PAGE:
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NWFP UET student murder case: IJT activists indicted

Nine IJT activists indicted for terrorism
Peshawar, Apr 12: Section-7 of the Anti-Terrorism Act (7-ATA) has been included in the first information report (FIR) in the murder case of a student of the NWFP University of Engineering and Technology (NUET) allegedly at the hands of the Islami Jamiat-e-Talaba (IJT) activists, a source said.

The family and friends of Adnan Abdul Qadir, a final year student of the NUET who was killed during a clash between two student groups, had demanded inclusion of 7-ATA in the FIR lodged against nine IJT activists.

The authorities of the capital city police approved the demand after consulting legal experts. Hence, the concerned police station was directed to include the non-bailable section in the FIR against nine students.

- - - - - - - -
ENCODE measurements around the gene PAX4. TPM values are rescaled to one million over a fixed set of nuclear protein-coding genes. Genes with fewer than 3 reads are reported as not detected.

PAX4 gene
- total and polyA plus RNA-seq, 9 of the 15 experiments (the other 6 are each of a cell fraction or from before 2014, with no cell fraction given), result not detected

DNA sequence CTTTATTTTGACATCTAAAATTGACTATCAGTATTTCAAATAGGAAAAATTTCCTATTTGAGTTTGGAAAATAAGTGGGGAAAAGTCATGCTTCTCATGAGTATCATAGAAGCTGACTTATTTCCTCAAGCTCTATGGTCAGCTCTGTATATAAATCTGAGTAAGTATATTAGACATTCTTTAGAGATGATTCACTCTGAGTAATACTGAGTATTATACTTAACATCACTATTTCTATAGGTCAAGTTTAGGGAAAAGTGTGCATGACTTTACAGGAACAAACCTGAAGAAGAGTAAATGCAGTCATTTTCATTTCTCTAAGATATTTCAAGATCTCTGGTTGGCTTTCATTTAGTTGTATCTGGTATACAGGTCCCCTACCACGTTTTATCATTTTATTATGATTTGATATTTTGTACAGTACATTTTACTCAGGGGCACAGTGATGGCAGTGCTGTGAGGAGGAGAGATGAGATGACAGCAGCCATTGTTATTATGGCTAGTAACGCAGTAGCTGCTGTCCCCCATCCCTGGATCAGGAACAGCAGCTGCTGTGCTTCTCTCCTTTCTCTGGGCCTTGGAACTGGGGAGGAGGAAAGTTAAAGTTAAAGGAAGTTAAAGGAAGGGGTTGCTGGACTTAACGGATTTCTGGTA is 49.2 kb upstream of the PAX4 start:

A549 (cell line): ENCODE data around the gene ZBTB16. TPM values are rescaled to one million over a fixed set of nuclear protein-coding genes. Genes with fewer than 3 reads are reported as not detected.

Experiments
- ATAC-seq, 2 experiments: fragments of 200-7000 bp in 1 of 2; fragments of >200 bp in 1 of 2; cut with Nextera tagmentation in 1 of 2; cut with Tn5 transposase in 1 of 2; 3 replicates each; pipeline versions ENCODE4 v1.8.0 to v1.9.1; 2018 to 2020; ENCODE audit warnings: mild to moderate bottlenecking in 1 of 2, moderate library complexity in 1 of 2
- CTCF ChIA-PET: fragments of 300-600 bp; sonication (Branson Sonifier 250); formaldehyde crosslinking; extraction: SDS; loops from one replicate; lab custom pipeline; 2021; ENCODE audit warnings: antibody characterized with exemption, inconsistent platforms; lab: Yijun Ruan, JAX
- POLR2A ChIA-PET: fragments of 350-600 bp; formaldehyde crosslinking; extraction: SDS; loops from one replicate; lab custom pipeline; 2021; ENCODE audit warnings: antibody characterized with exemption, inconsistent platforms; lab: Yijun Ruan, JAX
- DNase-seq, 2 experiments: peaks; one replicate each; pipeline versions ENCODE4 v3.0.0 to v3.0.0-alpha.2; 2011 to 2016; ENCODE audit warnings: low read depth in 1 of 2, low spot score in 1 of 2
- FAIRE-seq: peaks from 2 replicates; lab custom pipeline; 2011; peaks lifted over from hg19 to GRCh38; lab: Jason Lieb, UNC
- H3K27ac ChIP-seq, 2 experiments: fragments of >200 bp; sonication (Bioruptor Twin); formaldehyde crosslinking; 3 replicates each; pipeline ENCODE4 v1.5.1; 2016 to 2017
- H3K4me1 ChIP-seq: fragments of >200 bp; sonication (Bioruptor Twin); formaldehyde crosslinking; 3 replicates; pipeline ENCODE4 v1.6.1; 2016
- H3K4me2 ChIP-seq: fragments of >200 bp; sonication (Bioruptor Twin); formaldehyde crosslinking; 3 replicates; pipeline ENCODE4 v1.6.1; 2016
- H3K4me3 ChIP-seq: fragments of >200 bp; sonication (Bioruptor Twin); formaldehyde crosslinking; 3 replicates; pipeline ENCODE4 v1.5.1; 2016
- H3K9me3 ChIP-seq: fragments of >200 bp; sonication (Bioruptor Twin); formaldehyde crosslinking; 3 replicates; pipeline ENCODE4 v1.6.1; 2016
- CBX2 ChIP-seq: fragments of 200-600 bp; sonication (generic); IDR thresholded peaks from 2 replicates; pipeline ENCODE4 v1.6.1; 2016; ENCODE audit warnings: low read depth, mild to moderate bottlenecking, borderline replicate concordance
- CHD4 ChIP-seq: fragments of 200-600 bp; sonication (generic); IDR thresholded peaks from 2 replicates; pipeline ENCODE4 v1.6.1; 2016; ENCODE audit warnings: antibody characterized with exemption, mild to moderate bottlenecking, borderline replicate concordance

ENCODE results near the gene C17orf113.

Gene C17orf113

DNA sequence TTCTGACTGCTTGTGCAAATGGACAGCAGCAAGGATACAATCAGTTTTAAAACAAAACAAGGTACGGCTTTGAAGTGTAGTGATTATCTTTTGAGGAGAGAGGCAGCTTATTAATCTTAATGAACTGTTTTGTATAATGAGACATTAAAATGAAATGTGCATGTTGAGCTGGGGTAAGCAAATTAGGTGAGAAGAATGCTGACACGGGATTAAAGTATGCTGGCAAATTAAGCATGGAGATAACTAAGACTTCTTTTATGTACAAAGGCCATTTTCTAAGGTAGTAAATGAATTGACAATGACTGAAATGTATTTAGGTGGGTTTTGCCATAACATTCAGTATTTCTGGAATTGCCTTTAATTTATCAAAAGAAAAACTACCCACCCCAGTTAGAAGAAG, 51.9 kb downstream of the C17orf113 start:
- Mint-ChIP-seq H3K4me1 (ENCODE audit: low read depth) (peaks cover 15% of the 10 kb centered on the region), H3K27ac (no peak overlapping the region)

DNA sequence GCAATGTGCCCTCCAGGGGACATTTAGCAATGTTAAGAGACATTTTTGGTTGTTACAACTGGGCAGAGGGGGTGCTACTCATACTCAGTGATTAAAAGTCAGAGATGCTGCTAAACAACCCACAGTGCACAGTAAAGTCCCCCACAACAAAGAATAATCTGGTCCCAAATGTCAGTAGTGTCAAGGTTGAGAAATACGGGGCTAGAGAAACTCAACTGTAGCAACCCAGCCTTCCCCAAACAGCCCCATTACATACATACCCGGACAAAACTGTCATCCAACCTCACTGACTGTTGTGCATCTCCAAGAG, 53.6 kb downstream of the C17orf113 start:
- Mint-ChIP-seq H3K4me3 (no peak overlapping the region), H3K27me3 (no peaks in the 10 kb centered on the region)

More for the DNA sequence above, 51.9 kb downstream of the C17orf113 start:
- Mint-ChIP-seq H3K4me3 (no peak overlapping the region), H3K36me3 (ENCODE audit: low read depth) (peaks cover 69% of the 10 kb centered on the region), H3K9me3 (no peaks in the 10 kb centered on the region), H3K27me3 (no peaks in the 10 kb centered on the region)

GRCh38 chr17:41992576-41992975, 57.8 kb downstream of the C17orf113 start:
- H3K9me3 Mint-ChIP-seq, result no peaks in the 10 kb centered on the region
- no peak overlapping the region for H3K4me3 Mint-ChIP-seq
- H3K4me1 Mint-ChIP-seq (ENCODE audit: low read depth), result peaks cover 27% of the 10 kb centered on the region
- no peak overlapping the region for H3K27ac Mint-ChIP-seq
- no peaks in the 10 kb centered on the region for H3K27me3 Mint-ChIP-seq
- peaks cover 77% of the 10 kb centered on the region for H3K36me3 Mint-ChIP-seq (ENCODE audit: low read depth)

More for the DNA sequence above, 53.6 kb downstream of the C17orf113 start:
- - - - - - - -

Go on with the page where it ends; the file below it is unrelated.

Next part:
One of them was arrested from Karak while the rest are still at large. "The authorities formally approved inclusion of the 7-ATA in the FIR lodged in the murder of Adnan Abdul Qadir and beating of his other friends. Now it has been formally incorporated," an officer of the capital city police confirmed.

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Sarhad University convocation
Islamabad: The NWFP Governor Owais Ahmad Ghani has said that private sector was playing vital role in sharing the burden of public sector universities and educating youth of the province in general and that of country in particular. According to a press release, the governor was addressing the 6th convocation of Sarhad University of Science & Information Technology Peshawar at Jinnah Convention Centre Islamabad Saturday evening. The governor appreciated the role of Sarhad University for providing quality education to the youth of NWFP. He said that he was associated with this university for quite a long time, when its idea was brought to him in early 90s. The news